Can you fit the tangram pieces into the outline of Little Ming and Little Fung dancing?

A hundred square has been printed on both sides of a piece of paper. What is on the back of 100? 58? 23? 19?

This article looks at levels of geometric thinking and the types of activities required to develop this thinking.

Billy's class had a robot called Fred who could draw with chalk held underneath him. What shapes did the pupils make Fred draw?

These points all mark the vertices (corners) of ten hidden squares. Can you find the 10 hidden squares?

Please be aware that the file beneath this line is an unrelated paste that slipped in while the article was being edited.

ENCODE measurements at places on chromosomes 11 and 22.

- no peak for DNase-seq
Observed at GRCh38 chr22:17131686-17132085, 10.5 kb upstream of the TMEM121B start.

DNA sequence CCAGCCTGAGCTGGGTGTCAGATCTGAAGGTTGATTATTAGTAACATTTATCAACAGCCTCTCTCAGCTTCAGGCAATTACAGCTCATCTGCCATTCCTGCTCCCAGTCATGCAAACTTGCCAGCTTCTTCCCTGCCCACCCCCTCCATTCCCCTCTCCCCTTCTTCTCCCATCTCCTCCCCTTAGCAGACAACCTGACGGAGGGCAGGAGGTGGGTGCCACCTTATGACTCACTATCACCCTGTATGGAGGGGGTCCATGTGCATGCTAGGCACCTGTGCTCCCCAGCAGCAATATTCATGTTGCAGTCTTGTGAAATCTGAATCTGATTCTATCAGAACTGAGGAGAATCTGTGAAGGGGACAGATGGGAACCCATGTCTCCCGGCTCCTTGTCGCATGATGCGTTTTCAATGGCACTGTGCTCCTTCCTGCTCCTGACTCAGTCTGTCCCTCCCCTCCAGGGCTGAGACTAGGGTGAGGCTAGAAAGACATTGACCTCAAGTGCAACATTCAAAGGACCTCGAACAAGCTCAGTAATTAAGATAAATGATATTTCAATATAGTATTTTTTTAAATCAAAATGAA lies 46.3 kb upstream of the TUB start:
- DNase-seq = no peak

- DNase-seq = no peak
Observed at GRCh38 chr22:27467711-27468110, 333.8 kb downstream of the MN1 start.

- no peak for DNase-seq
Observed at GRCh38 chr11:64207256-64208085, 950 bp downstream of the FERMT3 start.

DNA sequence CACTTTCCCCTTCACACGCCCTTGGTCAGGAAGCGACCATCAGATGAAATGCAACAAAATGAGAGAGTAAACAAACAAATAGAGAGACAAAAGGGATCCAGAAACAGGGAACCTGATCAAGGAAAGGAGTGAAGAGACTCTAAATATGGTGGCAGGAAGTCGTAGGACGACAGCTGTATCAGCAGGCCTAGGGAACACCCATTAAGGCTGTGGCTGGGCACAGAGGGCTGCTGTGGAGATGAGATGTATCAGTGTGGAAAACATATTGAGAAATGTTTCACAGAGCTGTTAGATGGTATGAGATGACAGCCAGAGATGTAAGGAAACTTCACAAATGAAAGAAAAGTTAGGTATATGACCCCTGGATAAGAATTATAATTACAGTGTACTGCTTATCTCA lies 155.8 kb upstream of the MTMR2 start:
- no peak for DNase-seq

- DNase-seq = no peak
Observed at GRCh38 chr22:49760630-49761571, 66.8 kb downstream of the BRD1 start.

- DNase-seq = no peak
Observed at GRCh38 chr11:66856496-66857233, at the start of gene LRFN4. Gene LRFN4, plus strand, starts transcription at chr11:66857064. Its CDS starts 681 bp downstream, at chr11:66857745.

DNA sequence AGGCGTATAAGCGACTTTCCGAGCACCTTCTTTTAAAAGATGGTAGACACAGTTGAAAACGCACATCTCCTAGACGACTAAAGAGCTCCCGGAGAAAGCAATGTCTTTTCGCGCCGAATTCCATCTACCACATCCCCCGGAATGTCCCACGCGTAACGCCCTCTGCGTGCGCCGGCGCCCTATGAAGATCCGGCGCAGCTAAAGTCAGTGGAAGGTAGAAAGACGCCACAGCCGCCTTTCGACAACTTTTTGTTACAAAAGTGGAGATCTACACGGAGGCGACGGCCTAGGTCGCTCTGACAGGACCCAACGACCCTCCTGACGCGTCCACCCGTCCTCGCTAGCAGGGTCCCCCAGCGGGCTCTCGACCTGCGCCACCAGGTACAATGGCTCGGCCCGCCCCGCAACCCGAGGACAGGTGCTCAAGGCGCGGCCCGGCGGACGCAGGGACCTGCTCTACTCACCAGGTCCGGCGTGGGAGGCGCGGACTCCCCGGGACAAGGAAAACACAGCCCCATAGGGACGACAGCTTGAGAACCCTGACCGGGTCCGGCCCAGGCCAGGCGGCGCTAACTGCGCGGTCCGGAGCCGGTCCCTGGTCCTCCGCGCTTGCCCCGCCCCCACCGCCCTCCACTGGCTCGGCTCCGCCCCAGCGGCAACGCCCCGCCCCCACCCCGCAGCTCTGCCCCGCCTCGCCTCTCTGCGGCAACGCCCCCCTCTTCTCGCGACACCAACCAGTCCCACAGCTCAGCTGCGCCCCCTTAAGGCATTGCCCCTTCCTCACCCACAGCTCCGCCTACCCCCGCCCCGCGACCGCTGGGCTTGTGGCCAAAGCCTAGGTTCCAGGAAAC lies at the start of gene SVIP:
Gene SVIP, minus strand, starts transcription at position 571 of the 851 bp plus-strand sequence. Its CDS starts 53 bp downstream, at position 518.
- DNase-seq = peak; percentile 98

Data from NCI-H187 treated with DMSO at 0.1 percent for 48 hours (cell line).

Can you fit the tangram pieces into the outline of this sports car?

Can you fit the tangram pieces into the outline of this goat and giraffe?

What happens when you turn these cogs? Investigate the differences between turning two cogs of different sizes and two cogs which are the same.

Here's a simple way to make a Tangram without any measuring or ruling lines.

Can you picture where this letter "F" will be on the grid if you flip it in these different ways?

A shape and space game for 2,3 or 4 players. Be the last person to be able to place a pentomino piece on the playing board. Play with card, or on the computer.

Can you cut a regular hexagon into two pieces to make a parallelogram? Try cutting it into three pieces to make a rhombus!

Can you arrange the shapes in a chain so that each one shares a face (or faces) that are the same shape as the one that follows it?